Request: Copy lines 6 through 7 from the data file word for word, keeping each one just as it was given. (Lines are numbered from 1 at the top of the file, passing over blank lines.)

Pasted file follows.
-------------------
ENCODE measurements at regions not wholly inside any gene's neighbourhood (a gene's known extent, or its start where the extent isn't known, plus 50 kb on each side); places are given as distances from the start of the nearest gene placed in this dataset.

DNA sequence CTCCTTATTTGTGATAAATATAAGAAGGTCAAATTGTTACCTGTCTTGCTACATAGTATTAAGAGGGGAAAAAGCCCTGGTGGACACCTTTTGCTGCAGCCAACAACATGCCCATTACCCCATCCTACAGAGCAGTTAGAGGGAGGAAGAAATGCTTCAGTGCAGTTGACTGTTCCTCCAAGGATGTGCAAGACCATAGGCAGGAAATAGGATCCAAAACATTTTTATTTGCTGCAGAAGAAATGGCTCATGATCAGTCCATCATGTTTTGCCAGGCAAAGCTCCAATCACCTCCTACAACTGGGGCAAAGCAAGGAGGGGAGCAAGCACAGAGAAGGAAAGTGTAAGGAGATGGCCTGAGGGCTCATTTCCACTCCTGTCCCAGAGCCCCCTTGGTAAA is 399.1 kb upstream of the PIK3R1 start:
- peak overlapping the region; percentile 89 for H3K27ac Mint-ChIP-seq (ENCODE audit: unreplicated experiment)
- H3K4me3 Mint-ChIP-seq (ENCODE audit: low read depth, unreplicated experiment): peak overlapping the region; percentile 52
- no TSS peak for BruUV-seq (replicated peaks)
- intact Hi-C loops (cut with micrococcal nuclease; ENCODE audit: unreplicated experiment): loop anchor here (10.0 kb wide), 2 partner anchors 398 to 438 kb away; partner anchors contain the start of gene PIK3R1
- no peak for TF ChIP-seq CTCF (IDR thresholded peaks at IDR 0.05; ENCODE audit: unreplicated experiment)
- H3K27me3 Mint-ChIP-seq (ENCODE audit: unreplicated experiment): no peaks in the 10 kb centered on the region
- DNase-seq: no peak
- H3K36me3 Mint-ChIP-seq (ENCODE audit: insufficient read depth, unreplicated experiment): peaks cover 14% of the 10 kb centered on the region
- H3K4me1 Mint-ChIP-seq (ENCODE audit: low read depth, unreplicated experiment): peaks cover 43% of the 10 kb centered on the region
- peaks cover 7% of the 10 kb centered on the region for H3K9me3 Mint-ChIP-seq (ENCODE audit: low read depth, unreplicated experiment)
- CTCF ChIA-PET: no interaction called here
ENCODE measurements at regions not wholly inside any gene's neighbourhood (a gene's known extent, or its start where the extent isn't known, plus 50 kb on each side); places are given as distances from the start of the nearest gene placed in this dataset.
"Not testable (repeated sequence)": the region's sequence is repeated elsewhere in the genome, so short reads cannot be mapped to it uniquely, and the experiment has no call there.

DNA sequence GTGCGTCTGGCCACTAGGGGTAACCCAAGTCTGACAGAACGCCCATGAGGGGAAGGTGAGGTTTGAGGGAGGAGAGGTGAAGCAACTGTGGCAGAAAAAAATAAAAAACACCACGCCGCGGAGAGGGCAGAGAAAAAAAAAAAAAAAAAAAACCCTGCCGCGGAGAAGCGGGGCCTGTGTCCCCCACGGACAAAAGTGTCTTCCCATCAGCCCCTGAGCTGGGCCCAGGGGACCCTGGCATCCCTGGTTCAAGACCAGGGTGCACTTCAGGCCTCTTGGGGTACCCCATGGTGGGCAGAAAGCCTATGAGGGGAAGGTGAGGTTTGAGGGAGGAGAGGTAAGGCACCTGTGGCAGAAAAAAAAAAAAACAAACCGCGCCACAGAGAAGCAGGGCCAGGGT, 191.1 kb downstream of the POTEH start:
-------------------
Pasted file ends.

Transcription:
- intact Hi-C loops (cut with micrococcal nuclease; ENCODE audit: unreplicated experiment): loop anchor here (10.0 kb wide), 2 partner anchors 398 to 438 kb away; partner anchors contain the start of gene PIK3R1
- no peak for TF ChIP-seq CTCF (IDR thresholded peaks at IDR 0.05; ENCODE audit: unreplicated experiment)